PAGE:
BLONDE: dark yellow, gaudy as margarine; deep like a buttercup held to the chin; soft, the silky-headed down of chicks; the color of cold, precious metals like the shining luster of gold or platinum, silver-foiled and heavy; garish like an albino rock star’s hair, not white out of age, but obliterating, like the sun that no one can look into because it is too hot.
We are a dark race, unified by a strict genetic conformity. Our great, great ancestors were Mongol horsemen who rode the desert plains of Asia in wild pursuits and conquest. The eyes, they say, are an evolutionary adaptation— hooded, small, angled slightly upward to thwart the spraying sand. Dark hair and skin to sustain the onslaught of unwavering sun.
The stories my father told me about ourselves. That God burned the first loaf, undercooked the second, baked the third golden brown; that we were superior people, smarter— civilization predating Egypt, five thousand years old, inventors of a printing press two hundred years before Gutenberg, of iron-clad battleships before the Spanish Armada.
I would have given it all to look like Lisa Ogleby. Graceful Lisa in her tartan skirts, with hair the color of gold, cut straight across and down, hanging in the collar of her soft cotton blouses. Her eyes were like quartz geodes, the blue in them too pale, seeming to give off light. She and I played with Barbies, also blonde, with nub-like breasts that had no nipples. We dressed them in go-go dresses with white plastic boots and made them fall off furniture summits to meet strange, mangled deaths on the hardwood floor. Occasionally, we’d have invisible, vaguely imagined Ken men stage rescues, leading to embarrassing displays of gratitude on Barbie’s part, stripped bare and rocking back and forth inside the dust ruffle of the living-room ottoman.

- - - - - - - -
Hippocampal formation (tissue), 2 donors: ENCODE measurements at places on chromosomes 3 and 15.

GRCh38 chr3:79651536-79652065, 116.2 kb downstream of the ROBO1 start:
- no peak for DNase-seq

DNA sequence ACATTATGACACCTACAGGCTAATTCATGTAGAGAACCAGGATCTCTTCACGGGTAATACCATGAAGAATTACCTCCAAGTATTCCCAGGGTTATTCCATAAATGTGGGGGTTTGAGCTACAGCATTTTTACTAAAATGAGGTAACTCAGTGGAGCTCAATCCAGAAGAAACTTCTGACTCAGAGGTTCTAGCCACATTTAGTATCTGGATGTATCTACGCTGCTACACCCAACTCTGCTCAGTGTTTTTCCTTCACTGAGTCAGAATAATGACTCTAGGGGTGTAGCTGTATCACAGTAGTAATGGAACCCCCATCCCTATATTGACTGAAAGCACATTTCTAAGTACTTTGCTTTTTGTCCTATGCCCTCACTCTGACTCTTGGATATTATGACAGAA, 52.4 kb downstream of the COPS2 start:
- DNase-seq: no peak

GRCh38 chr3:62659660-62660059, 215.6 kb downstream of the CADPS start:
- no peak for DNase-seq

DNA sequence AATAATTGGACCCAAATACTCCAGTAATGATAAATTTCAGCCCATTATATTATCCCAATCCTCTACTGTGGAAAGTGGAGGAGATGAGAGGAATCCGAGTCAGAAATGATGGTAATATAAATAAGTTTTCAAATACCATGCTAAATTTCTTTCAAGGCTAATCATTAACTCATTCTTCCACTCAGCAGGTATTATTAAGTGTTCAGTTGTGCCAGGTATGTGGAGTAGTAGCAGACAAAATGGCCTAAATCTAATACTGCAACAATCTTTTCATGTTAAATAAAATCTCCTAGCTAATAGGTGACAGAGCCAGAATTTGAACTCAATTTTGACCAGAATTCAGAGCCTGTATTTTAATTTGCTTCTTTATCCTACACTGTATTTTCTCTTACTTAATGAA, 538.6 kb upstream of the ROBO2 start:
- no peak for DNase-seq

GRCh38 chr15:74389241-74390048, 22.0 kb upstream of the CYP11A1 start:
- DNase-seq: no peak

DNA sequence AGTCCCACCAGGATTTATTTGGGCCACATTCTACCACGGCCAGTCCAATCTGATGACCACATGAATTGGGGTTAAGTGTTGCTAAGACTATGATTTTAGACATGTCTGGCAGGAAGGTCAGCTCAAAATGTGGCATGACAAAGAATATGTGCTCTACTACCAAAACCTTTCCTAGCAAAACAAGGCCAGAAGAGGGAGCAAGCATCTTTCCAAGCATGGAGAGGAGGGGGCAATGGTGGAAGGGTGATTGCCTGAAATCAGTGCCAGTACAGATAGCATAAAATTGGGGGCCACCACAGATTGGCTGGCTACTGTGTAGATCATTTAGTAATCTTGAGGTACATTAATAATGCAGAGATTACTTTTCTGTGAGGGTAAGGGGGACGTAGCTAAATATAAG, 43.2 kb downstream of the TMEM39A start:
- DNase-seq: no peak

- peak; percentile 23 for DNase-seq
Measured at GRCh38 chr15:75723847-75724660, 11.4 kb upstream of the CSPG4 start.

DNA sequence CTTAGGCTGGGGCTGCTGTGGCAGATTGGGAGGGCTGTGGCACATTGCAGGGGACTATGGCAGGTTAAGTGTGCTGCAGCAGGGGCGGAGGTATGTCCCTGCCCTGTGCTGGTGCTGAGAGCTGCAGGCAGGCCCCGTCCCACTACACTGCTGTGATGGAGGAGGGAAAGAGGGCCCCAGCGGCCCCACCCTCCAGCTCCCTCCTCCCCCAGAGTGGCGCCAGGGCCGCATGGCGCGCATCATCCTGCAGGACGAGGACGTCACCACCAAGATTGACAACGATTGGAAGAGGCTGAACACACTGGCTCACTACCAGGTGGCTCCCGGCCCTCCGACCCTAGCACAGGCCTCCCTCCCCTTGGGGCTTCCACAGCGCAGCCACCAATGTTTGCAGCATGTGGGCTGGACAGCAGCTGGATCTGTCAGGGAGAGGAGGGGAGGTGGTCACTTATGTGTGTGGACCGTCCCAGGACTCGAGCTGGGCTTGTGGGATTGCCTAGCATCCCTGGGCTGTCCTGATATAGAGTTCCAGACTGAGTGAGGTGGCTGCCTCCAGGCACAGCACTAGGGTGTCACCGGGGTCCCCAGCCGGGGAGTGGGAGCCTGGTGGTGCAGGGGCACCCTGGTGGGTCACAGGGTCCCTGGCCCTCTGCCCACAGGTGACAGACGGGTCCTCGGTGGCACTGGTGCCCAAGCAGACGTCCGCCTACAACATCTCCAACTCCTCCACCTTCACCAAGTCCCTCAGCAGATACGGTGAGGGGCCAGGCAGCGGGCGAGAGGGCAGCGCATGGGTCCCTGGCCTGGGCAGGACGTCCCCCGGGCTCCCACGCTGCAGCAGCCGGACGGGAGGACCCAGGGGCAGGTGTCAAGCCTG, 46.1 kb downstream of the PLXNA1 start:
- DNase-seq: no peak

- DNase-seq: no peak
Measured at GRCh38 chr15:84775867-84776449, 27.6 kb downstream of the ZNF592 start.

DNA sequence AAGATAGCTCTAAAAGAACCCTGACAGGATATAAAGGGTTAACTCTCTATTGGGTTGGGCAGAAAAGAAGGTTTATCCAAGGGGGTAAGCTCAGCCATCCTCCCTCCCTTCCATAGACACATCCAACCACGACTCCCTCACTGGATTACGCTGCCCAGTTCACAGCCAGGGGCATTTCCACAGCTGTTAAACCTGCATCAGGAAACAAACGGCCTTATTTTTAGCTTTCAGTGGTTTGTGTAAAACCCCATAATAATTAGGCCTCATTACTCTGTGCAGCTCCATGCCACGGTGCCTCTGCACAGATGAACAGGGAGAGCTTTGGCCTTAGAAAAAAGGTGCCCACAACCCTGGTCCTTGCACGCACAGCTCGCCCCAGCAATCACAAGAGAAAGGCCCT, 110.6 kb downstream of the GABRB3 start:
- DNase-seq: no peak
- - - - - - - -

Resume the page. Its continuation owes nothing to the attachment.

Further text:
Once, Lisa’s cat pounced on a Barbie, dragging it in her mouth as though it were one of her young. We chased her around the house, finally wrenching it free. Its left breast had been disfigured, the nub chewed almost clearly away, and there were sharp points embedded in her side like Saint Sebastian’s martyrdom.
When we played together, I would hold Lisa in my sight like an assassin. I studied her movements, her laughter like low sneezing, the way her part was etched down the middle, revealing a reddish scalp. “Studying to be blonde,” I called it to myself, should the occasion present itself. A story I told to others, that I believed myself sometimes—that I was adopted, my mother English or a Swede, beautiful, perhaps noble, blonde and blue-eyed and fair. I saw her in a tower window, memory from a picture-book, vision from a fairy story. My father was a marauding Asian prince, descendent of the Mongol hordes, who swept her up in a conqueror’s embrace, forcing her love with his proven courage.
Something strange, dimly understood, something to do with high tech, with science and the miracle of modern medicine, made it possible that my true identity was being hidden beneath the surface. That the dazzling blonde I was could be uncovered by a surgeon’s blade, that underneath the black hair, the keenly adapted dark skin, was a girl of pure gold, Goldilocks or Shirley Temple, even, one day perhaps, Marilyn Monroe.